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Handbook of Communication in Oncology and Palliative
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David Kissane, Barry Bultz, Phyllis Butow, and Ilora Finlay

Print publication date: 2010

Print ISBN-13: 9780199238361

Published to Oxford Scholarship Online: November 2011

DOI: 10.1093/acprof:oso/9780199238361.001.0001

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Communicating with children when a parent is dying

Communicating with children when a parent is dying

Chapter:
(p.557) Chapter 48 Communicating with children when a parent is dying
Source:
Handbook of Communication in Oncology and Palliative Care
Author(s):

Cynthia W Moore

Michele Pengelly

Paula K Rauch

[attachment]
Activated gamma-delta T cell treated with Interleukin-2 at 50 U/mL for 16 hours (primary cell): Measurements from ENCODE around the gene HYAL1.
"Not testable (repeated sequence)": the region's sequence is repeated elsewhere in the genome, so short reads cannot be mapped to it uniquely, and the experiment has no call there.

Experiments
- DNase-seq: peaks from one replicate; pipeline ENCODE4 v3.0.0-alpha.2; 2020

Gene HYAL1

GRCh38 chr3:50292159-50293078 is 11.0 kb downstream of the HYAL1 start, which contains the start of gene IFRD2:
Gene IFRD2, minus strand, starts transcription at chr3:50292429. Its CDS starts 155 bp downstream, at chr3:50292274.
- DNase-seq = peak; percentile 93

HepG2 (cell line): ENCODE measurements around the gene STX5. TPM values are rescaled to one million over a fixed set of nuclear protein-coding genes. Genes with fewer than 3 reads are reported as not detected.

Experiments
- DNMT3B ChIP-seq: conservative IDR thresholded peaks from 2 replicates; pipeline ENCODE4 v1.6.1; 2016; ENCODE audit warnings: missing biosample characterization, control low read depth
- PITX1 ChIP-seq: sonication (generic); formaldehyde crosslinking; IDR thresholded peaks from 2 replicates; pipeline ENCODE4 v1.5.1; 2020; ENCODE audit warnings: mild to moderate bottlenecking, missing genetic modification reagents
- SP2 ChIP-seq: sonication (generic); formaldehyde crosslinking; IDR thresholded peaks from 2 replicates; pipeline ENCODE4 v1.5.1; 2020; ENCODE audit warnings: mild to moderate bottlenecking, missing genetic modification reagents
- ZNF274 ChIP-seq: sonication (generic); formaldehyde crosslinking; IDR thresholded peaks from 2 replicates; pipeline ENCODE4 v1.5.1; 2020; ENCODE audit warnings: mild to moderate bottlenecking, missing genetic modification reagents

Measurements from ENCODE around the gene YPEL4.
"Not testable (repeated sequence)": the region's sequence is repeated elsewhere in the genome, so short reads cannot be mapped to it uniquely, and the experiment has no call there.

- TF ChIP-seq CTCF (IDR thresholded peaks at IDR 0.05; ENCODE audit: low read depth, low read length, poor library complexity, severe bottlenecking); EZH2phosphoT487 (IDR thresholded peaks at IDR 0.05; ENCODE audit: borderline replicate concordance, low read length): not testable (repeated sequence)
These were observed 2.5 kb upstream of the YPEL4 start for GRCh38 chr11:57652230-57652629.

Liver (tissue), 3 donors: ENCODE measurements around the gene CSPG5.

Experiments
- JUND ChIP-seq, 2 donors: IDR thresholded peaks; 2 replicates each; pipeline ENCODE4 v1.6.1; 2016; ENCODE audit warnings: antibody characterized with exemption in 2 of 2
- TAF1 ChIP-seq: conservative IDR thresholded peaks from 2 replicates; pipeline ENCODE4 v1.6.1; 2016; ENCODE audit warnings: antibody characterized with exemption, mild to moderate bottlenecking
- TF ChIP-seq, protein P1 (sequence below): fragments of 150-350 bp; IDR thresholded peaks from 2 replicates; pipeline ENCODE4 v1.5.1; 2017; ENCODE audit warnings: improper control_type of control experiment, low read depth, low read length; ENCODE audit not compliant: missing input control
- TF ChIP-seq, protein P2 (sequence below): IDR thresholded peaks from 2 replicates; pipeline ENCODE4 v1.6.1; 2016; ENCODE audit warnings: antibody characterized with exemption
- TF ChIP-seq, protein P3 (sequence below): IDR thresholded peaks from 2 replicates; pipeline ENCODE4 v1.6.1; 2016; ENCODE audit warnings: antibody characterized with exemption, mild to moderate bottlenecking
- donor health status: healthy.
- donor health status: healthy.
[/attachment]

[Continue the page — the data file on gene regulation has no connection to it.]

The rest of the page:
Publisher:
Oxford University Press
DOI:10.1093/acprof:oso/9780199238361.003.0048

When a parent with dependent children is diagnosed with a life-threatening illness, it is common for a significant part of their distress to be associated with worries about their children. While there are not yet data to support a particular approach, it is important to highlight lessons learned from existing initiatives. This chapter draws on the clinical experience from two different programmes: one an innovative programme spearheaded by nurses at a regional oncology centre in South Wales, and the other a parent-guidance programme offered by child psychologists and child psychiatrists at a major academic cancer centre in Boston, Massachusetts. In the Welsh programme, parents have an opportunity to spend quality time with their children, while facilitating play as a means of helping children express anxieties. At the Massachusetts General Hospital Cancer Center PACT (Parenting at a Challenging Time) programme, child psychiatrists and psychologists provide free guidance to parents with cancer about communication and children's coping.

Keywords:   South Wales, parents, children, Massachusetts General Hospital Cancer Center, child psychologists, child psychiatrists, cancer, coping, communication, nurses

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